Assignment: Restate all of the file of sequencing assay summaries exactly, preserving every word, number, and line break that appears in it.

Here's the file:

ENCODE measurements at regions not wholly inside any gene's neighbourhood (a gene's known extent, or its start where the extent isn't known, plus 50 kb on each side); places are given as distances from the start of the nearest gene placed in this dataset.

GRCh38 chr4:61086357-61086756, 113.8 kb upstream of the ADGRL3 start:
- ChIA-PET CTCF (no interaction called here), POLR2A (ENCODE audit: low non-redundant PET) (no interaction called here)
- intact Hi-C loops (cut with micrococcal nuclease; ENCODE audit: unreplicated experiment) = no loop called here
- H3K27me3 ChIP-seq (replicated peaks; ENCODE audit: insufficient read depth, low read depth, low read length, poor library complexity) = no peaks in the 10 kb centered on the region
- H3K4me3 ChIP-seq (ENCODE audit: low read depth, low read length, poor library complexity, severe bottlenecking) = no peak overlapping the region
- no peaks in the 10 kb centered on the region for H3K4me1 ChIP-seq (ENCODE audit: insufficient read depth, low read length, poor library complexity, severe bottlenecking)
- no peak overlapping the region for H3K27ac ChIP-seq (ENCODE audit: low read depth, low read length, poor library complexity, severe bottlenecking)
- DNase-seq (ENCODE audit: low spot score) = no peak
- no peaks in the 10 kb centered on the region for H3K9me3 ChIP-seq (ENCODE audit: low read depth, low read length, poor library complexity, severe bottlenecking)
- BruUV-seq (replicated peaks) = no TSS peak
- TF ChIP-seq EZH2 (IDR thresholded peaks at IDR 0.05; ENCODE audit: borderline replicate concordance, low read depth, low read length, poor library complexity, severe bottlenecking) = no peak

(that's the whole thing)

ENCODE measurements at regions not wholly inside any gene's neighbourhood (a gene's known extent, or its start where the extent isn't known, plus 50 kb on each side); places are given as distances from the start of the nearest gene placed in this dataset.

GRCh38 chr4:61086357-61086756, 113.8 kb upstream of the ADGRL3 start:
- ChIA-PET CTCF (no interaction called here), POLR2A (ENCODE audit: low non-redundant PET) (no interaction called here)
- intact Hi-C loops (cut with micrococcal nuclease; ENCODE audit: unreplicated experiment) = no loop called here
- H3K27me3 ChIP-seq (replicated peaks; ENCODE audit: insufficient read depth, low read depth, low read length, poor library complexity) = no peaks in the 10 kb centered on the region
- H3K4me3 ChIP-seq (ENCODE audit: low read depth, low read length, poor library complexity, severe bottlenecking) = no peak overlapping the region
- no peaks in the 10 kb centered on the region for H3K4me1 ChIP-seq (ENCODE audit: insufficient read depth, low read length, poor library complexity, severe bottlenecking)
- no peak overlapping the region for H3K27ac ChIP-seq (ENCODE audit: low read depth, low read length, poor library complexity, severe bottlenecking)
- DNase-seq (ENCODE audit: low spot score) = no peak
- no peaks in the 10 kb centered on the region for H3K9me3 ChIP-seq (ENCODE audit: low read depth, low read length, poor library complexity, severe bottlenecking)
- BruUV-seq (replicated peaks) = no TSS peak
- TF ChIP-seq EZH2 (IDR thresholded peaks at IDR 0.05; ENCODE audit: borderline replicate concordance, low read depth, low read length, poor library complexity, severe bottlenecking) = no peak